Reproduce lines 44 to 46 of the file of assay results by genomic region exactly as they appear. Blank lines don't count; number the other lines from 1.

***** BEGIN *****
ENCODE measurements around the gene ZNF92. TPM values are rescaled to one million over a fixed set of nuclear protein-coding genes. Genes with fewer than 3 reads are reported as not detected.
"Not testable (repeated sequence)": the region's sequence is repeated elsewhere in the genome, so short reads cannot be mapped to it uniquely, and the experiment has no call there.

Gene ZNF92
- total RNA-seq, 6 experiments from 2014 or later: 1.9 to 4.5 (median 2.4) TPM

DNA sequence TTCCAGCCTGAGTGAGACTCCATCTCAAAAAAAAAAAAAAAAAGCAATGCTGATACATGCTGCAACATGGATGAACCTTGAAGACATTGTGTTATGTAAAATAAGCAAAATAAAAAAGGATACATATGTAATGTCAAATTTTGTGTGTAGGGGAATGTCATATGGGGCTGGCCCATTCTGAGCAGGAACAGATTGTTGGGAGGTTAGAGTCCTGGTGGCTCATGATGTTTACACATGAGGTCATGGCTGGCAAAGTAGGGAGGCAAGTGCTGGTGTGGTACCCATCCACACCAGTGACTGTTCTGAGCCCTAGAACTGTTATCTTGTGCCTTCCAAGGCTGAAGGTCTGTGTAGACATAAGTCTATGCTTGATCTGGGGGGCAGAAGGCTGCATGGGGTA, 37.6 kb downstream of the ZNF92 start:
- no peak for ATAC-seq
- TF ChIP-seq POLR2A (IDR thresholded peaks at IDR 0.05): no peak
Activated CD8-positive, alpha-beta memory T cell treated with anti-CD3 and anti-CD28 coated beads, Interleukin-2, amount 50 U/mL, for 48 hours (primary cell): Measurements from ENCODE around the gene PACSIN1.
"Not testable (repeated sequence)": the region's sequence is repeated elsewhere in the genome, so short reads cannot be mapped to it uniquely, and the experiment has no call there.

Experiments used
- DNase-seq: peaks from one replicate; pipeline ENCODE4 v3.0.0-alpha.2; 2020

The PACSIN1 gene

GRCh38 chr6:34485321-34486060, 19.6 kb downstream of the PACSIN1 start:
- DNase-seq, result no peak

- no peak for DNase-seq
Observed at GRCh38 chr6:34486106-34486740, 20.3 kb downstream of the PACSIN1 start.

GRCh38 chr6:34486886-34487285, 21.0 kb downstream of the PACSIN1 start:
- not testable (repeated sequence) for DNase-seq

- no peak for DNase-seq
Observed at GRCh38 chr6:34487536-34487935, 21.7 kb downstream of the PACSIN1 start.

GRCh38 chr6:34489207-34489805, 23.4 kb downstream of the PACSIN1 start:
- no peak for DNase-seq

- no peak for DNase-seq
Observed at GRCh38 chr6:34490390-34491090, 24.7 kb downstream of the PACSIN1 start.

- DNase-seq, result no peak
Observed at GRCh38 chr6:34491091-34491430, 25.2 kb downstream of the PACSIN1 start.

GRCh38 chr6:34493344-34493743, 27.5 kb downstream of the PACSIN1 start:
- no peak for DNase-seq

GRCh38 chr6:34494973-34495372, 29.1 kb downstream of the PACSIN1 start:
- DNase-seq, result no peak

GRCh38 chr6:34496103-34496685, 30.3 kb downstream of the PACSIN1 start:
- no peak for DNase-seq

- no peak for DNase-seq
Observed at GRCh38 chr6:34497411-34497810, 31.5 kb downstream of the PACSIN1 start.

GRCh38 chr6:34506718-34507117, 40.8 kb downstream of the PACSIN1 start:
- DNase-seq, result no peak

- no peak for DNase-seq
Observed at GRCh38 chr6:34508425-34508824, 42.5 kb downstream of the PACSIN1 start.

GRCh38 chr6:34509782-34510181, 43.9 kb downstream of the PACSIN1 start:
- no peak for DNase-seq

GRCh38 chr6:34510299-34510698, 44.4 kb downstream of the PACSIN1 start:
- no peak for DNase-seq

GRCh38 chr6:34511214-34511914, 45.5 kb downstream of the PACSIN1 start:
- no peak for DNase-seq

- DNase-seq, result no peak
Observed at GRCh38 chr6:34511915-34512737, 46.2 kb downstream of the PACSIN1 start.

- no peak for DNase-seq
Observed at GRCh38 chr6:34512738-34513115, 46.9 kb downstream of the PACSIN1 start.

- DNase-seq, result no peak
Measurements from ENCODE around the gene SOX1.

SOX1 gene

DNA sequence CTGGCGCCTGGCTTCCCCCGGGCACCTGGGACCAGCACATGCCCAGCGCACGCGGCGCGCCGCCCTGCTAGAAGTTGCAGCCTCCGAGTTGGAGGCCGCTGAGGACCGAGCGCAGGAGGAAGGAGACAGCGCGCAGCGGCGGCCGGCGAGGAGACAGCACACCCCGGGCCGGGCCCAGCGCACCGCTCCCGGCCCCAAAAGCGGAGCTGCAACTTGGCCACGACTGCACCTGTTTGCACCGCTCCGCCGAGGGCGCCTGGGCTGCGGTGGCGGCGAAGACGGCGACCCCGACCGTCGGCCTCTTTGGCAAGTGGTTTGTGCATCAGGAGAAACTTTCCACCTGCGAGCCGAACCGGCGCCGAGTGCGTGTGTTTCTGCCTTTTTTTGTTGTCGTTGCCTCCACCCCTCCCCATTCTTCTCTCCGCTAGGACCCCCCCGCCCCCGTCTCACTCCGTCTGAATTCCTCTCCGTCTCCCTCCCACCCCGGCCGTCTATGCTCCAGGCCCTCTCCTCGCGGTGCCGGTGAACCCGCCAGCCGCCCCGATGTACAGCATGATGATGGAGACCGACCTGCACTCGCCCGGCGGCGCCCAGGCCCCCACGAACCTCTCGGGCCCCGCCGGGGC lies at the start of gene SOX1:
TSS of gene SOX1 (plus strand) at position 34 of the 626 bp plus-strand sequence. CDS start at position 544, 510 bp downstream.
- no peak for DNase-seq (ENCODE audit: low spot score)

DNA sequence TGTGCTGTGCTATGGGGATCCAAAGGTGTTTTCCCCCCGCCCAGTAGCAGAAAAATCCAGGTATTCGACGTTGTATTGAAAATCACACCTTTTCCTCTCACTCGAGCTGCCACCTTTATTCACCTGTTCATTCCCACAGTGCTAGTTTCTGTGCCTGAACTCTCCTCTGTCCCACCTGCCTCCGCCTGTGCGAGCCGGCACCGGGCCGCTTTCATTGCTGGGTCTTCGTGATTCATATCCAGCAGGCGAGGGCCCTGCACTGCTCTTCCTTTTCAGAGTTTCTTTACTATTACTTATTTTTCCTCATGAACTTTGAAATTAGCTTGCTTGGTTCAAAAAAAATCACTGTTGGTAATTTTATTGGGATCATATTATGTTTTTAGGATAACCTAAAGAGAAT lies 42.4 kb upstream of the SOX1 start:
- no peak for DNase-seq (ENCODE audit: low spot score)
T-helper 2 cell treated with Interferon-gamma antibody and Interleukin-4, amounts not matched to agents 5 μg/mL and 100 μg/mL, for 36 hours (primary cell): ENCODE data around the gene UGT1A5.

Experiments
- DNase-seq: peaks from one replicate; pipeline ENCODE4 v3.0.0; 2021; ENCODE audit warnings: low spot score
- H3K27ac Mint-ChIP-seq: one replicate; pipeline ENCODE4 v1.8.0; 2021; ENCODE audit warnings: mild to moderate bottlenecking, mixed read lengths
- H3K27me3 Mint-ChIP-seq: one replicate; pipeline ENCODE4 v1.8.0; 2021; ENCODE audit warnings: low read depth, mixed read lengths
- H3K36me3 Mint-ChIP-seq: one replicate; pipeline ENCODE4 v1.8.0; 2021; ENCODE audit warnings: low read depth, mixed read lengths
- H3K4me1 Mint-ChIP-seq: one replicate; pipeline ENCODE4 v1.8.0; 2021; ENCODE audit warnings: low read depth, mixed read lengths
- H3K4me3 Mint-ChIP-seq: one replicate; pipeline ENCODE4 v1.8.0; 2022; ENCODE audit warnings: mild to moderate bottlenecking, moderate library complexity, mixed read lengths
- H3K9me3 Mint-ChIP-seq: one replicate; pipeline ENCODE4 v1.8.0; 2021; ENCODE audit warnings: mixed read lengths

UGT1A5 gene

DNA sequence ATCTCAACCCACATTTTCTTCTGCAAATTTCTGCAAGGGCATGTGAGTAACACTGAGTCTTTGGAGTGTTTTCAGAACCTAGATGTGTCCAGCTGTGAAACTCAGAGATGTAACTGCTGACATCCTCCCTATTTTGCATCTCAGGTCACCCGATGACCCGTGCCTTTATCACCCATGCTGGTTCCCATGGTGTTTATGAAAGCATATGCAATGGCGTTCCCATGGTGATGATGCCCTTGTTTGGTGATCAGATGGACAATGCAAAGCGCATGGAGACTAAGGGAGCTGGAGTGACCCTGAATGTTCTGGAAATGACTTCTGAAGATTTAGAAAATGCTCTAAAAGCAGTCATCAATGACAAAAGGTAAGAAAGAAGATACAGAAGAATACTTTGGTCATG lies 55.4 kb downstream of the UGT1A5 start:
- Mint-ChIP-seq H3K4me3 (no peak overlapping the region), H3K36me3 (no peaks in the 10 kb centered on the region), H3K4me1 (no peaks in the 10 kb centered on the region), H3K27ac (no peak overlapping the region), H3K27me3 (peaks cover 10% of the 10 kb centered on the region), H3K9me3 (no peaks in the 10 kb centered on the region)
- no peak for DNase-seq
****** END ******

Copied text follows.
- no peak for DNase-seq

- DNase-seq, result no peak
Observed at GRCh38 chr6:34511915-34512737, 46.2 kb downstream of the PACSIN1 start.